The court, in this case, did not find adequate details to establish a prima facie case. While the defendant company had the whole process and procedure document submitted as evidence to show the prior adoption, usage and had been in continuous use without a break of the trademark “COVISHIELD”. Serum Institute has coined the word and took substantial legal measures and medical licenses towards the development and manufacture of the vaccine.
While Cutis Biotech pleaded its case based on goodwill and prior use in the plaint and interim application. But eventually failed in itself to provide substantial evidence or material facts to support the same. The High Court of Bombay held that District Court was right in its observations. The District Court held that Cutis Biotech had earned no goodwill in a short time.
The possibilities of the likelihood of deception between the two marks were not considerable as the Cutis Biotech had not established prior use/goodwill being acquired by Serum Institute.
Key notes to be looked at here while placing the arguments contenting of the likelihood of deception is that vaccine “COVISHIELD” produced by Serum Institute is not available across the counter. The products are purchased by government agencies and made available only through selective medical authorities. The administration of the vaccine is made through an injection. Now the products manufactured by Cutis Biotech are rightly available at the stores outside through their products are related to medical usage. Also, not to forget, Serum Institute has been in the media for a long time since their production has begun. Therefore, this will certainly not confuse any common person with average intelligence and imperfect recollection.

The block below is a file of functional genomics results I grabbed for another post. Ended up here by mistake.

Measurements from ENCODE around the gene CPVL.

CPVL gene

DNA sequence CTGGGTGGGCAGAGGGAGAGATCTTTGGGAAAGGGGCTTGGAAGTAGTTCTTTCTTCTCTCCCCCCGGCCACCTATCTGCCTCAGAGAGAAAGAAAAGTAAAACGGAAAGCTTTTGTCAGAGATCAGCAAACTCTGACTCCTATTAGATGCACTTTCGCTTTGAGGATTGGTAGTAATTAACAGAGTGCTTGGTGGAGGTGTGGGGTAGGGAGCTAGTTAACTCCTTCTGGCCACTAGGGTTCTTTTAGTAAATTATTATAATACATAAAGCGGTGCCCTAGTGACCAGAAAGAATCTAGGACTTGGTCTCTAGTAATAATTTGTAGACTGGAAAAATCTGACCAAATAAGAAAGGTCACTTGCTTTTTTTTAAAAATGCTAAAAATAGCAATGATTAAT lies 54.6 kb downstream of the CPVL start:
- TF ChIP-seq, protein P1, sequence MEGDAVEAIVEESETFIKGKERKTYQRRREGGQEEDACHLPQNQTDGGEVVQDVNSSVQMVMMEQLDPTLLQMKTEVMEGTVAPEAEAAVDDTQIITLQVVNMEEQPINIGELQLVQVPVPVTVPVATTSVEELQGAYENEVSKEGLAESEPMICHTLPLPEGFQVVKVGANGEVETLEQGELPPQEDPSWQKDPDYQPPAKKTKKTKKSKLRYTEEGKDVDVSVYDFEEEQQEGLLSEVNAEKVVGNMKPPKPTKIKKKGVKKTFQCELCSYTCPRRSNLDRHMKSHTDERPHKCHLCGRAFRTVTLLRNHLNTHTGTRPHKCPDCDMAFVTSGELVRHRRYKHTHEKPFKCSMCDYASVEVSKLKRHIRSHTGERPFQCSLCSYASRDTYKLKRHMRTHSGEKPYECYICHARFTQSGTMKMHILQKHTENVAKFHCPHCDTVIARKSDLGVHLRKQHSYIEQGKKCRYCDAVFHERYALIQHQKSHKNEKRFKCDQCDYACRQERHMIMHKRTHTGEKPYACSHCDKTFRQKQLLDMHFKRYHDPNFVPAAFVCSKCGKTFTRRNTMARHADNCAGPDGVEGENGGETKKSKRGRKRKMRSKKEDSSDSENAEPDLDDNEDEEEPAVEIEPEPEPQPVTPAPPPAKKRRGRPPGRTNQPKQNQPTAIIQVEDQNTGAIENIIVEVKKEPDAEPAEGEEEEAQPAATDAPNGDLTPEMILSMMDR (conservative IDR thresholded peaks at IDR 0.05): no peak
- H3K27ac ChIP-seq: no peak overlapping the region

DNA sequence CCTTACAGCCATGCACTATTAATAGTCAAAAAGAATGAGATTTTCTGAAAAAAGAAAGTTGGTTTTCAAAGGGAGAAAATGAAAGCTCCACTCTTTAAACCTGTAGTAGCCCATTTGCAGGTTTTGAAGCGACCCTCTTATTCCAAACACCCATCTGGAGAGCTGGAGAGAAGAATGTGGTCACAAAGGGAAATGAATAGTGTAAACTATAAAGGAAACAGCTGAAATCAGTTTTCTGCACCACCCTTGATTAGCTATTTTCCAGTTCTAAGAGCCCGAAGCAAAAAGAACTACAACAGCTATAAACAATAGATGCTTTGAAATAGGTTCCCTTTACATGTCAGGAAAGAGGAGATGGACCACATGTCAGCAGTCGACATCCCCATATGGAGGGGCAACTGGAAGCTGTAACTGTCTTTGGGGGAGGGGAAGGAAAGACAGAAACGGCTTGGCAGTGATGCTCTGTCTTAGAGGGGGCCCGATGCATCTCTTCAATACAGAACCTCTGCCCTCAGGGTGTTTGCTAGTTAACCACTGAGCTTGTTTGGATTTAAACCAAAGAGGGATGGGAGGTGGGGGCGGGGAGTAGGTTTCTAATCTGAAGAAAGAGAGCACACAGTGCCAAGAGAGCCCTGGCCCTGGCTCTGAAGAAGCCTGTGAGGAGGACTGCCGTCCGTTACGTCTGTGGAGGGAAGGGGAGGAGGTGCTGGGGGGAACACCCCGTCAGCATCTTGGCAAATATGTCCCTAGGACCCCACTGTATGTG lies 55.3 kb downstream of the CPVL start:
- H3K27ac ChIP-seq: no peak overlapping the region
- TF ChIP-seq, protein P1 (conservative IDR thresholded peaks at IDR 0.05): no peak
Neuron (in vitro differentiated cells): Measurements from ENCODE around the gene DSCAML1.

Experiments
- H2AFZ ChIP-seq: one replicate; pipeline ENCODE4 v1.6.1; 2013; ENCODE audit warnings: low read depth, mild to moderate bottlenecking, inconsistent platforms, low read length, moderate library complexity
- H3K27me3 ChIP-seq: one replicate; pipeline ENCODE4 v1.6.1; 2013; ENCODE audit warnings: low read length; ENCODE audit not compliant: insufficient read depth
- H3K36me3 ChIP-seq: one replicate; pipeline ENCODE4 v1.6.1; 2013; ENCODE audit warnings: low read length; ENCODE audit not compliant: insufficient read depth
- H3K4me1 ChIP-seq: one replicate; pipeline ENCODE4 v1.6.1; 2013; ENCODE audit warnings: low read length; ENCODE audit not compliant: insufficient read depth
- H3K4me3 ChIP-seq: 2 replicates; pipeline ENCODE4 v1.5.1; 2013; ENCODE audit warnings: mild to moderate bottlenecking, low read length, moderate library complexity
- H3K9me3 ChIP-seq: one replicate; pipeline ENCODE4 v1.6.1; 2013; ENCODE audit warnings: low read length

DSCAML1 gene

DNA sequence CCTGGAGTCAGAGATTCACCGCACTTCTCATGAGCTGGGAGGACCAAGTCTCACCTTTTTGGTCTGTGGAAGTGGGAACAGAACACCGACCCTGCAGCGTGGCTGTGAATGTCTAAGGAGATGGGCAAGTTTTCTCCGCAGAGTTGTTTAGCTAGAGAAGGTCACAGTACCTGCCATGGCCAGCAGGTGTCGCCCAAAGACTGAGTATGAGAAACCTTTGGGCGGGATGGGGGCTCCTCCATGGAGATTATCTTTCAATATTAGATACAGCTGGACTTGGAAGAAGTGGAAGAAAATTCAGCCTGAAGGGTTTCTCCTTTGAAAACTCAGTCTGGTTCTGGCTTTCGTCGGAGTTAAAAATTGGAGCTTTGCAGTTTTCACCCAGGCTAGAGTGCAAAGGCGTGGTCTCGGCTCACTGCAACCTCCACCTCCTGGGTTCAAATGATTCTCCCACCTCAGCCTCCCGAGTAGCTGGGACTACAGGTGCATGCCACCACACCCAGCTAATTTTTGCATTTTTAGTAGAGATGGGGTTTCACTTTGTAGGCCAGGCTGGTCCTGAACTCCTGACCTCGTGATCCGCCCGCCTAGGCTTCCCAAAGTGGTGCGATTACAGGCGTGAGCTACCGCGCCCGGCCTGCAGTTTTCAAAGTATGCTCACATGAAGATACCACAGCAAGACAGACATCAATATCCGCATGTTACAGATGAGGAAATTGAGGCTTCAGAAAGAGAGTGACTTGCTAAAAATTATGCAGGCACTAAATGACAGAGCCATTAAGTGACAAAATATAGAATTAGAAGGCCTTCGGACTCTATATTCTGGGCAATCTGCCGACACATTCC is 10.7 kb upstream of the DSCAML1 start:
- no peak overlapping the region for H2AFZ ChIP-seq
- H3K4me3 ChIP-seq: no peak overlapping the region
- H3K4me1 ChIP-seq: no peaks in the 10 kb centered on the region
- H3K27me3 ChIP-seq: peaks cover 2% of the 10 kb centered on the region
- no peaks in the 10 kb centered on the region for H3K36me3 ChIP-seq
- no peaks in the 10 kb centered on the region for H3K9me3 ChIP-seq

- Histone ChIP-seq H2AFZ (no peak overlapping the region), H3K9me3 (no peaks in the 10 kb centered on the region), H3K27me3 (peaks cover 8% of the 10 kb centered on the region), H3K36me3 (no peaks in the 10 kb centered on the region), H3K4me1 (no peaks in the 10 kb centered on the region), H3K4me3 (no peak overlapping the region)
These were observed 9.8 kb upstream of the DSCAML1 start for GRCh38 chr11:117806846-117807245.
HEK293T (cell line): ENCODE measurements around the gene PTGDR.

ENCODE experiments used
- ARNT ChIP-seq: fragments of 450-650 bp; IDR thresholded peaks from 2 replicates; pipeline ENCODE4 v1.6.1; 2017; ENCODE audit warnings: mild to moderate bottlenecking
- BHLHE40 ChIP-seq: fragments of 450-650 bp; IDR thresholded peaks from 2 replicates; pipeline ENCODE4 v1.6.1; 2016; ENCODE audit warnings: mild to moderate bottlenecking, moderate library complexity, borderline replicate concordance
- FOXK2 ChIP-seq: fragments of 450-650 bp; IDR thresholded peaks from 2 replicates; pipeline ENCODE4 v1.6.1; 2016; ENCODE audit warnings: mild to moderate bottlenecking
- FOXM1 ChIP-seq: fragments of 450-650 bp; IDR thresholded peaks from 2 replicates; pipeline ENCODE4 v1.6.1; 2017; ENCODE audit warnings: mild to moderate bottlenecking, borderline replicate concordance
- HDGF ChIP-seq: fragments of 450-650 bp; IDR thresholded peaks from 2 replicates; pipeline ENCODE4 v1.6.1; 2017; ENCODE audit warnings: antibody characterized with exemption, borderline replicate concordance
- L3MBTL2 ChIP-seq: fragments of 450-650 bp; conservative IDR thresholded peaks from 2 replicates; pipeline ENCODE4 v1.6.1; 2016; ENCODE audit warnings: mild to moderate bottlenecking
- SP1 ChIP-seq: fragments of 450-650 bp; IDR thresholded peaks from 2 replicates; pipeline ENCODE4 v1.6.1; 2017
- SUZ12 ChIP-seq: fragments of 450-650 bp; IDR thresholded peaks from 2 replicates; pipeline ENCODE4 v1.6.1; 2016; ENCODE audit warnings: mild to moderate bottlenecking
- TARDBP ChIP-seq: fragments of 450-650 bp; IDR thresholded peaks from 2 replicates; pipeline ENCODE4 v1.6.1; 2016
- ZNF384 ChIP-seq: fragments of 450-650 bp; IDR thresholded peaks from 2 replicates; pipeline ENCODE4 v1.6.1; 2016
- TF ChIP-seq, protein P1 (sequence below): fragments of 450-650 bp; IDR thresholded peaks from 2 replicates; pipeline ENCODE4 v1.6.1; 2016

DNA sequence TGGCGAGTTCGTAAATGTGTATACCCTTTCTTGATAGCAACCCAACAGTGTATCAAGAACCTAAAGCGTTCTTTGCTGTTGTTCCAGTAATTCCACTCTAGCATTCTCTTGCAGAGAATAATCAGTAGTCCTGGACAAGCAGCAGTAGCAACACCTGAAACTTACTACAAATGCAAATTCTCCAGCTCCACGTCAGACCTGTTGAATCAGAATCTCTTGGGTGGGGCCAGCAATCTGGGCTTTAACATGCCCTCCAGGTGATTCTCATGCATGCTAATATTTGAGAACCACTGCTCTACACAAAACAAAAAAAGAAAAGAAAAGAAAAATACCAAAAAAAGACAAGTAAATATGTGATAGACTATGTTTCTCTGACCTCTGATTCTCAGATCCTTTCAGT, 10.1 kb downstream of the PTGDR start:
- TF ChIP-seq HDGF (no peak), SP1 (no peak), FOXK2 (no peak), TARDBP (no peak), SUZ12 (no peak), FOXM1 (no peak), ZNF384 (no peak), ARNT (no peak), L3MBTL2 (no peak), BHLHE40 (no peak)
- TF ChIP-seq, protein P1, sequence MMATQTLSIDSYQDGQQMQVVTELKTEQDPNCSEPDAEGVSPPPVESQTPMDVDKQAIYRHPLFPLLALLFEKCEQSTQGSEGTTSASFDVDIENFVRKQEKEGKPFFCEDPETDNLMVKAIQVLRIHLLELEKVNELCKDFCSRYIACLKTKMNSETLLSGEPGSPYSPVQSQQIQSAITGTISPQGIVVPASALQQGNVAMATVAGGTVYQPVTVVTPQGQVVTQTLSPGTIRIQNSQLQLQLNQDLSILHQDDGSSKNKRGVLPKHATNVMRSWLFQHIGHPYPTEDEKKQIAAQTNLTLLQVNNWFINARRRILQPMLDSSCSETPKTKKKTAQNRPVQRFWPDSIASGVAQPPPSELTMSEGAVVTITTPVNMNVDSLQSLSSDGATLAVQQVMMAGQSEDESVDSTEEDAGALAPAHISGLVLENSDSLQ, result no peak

Now touching on the point of Balance of convenience, Cutis Biotech claimed that within a span of 6 months its turnover was Rs. 16 lakhs and spent 1.2 lakh towards advertisement under the trademark “COVISHIELD”. Serum Institute has made a sale amounting to Rs. 37507 lakhs through the sale of “COVISHIELD” vaccine. It has spent over Rs 28 crore on the development, research and is expected to spend a huge amount further also. The balance of convenience was not in favour of Cutis Biotech. Granting an injunction against Serum Institute at this point in time would cause severe on its business.
The court also held that “A temporary injunction directing Serum Institute to discontinue the use of mark ‘COVISHIELD’ for its vaccine will cause confusion and disruption in the Vaccine administration programme of the State. In this case, thus, the grant of an injunction would have large scale ramifications traversing beyond the parties to the suit.”
Based on the evidence and the facts of the case, the High Court of Bombay rejected the plea to restrain Serum Institute of India from using “COVISHIELD” Trademark on the grounds that Serum Institute was the first to use the trademark, had built-up sufficient goodwill, and that dropping the name would cause confusion and chaos in the vaccination programme.
Beyond the facts and evidence of the case, the courts were also right in holding up the implication the grant of an injunction would cause. The situation brought about by the pandemic and the importance of the vaccine for the general public of this country and the countries relying on the vaccine produced by Serum Institute.
Author: Sneha V Kopparad